Mass Appeal 1943

Sunday, Oct. 13, 4pm | St. Mark Presbyterian Church, 
2200 San Joaquin Hills Road, Newport Beach

Following the performance John Forsyte, President of the Pacific Symphony, will lead and moderate a discussion.

There no charge to attend this performance. Donations are welcome.


This one-act play with music imagines the meeting between conductor Ravi Schächter and the Jewish Council of Terezín in 1943 when Schächter wanted the Council’s blessing to permit his choir to perform Verdi’s Requiem in the Jewish ghetto. For Schächter, the performance would be a powerful and life-affirming act of resistance against Nazi efforts to dehumanize the Jews. 

This event is co-sponsored by the Jewish Collaborative of Orange County, ART WOW/Bare Bones Theatre, the Defiant Requiem Foundation, and Orange County’s Pacific Symphony and its Joshua’s Horn Society. With partial funding from the Weissman Arts Grant of Jewish Community Foundation Orange County and Jewish Federation & Family Services.

More background:

In the early 1940s while a prisoner in the Terezín concentration camp in the Czech Republic, pianist, composer and conductor Rafael Schächter organized his fellow prisoners into a choir as a way to lift their spirits and offer them hope amidst punishing captivity, hunger and despair.

Schächter led his choir in performing a variety of popular and original music, but even more courageously, he also taught them to sing Giuseppe Verdi’s Requiem.  The singers learned the Requiem by rote using repetition and memorization from a single score that Schächter had brought to Terezín from Prague.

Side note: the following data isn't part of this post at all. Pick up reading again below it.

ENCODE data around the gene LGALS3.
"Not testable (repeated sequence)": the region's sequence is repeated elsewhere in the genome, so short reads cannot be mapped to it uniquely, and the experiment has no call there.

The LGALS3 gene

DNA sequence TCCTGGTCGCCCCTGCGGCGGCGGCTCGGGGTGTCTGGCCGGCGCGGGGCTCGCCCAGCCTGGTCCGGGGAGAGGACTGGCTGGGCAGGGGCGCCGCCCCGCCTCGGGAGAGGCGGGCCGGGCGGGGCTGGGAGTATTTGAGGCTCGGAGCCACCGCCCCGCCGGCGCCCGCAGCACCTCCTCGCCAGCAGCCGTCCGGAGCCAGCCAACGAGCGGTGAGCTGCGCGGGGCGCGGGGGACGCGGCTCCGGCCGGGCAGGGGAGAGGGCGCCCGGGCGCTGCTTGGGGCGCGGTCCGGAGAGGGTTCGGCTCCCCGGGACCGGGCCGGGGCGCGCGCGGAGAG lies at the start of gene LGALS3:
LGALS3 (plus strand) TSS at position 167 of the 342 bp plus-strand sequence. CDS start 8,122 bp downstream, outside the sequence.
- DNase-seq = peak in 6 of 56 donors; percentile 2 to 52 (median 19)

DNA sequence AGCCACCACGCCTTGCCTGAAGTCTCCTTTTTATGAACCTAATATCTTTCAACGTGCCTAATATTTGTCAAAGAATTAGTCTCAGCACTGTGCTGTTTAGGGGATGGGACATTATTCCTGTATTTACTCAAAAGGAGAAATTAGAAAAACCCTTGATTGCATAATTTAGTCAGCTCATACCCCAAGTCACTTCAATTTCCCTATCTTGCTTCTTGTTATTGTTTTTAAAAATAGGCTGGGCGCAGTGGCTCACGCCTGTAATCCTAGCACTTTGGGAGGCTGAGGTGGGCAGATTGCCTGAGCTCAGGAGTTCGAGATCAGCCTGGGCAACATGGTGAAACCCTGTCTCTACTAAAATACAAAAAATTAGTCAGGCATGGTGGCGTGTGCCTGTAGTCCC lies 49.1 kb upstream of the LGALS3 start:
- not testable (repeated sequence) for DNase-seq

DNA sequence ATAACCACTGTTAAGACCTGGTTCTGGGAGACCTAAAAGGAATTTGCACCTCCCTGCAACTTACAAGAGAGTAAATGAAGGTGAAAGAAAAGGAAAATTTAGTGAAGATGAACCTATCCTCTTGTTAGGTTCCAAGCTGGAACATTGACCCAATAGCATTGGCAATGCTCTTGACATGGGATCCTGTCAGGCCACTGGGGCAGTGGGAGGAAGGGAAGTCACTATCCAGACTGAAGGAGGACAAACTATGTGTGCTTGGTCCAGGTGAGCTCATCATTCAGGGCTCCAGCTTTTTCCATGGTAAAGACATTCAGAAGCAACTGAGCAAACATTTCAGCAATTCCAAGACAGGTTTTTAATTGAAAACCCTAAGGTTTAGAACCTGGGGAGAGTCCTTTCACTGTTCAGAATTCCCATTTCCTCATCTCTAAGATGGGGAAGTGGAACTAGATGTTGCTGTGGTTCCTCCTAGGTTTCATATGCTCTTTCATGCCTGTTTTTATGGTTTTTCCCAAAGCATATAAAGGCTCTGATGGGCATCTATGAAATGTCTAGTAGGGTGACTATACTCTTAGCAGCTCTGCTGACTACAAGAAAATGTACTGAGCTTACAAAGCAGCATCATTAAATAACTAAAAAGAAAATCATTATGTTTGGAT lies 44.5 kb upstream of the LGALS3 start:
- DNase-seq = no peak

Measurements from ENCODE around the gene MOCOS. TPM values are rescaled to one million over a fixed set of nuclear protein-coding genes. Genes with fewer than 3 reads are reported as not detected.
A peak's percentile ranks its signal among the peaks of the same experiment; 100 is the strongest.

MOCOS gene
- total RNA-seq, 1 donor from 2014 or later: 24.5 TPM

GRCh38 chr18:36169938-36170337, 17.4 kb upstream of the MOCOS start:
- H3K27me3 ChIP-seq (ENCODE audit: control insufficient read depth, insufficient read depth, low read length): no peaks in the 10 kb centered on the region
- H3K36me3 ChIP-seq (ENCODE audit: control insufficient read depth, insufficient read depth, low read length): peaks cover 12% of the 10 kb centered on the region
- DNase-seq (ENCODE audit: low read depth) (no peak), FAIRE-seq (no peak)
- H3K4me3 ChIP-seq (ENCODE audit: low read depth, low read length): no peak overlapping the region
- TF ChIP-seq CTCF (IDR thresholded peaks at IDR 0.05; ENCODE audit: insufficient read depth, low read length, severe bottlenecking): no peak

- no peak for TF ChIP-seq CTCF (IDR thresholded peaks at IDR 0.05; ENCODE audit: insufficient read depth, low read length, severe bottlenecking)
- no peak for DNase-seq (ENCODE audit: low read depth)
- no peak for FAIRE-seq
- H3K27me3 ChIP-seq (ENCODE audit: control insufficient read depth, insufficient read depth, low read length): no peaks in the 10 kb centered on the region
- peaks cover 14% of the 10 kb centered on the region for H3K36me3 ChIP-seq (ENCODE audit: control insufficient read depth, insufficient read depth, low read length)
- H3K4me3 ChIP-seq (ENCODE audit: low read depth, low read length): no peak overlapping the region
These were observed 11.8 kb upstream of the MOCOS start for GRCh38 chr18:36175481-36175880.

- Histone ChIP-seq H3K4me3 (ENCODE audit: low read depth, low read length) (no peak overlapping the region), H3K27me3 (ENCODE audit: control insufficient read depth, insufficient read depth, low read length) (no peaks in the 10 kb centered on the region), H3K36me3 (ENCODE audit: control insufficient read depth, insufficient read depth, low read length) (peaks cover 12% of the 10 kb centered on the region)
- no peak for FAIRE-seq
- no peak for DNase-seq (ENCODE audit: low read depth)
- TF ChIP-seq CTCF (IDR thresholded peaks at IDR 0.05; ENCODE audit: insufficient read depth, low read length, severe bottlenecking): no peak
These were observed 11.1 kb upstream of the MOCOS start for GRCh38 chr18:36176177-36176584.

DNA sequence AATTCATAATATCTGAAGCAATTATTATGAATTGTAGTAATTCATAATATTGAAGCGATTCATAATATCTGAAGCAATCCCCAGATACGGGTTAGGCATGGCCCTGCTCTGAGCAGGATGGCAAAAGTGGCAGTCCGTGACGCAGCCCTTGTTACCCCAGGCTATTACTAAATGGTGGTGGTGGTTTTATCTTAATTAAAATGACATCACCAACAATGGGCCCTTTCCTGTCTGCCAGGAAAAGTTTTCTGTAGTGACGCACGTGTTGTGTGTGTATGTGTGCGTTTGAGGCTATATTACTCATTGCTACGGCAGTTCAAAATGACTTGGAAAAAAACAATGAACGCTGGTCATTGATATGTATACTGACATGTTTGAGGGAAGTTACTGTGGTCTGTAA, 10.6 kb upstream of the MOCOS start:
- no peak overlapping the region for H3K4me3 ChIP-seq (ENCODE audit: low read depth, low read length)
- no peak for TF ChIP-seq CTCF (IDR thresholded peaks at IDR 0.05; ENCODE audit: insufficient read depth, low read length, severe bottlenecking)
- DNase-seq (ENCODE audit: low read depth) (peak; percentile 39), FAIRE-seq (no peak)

When Schächter felt that his choir was ready to perform the Requiem, he met with Terezín’s Jewish Council of Elders for its blessing. The Council was, at first, not supportive of Schächter’s proposal. After all, Verdi was Catholic and the Requiem a religious mass dedicated to the death and afterlife of an Italian writer. But Schächter saw it differently. To him and his choir, performing the Requiem in Terezín was a powerful and life-affirming act of resistance against Nazi efforts to dehumanize the Jews.

Conductor and President/Creative Director of the Defiant Requiem Foundation, Murry Sidlin, has written a play imagining the meeting between Schächter and the Jewish Council. This moving work, titled MASS APPEAL 1943, offers an insight into the controversy surrounding the performance of the Requiem and the fear and oppression by the Nazis of the Jewish community in Terezín.

Ultimately, Schächter’s choir sang the Requiem sixteen times. The last performance was before German officials and the International Red Cross in June 1944. Following their final performance, Schächter and most of his chorus members were deported to Auschwitz-Birkenau where they perished, silencing their voices forever.

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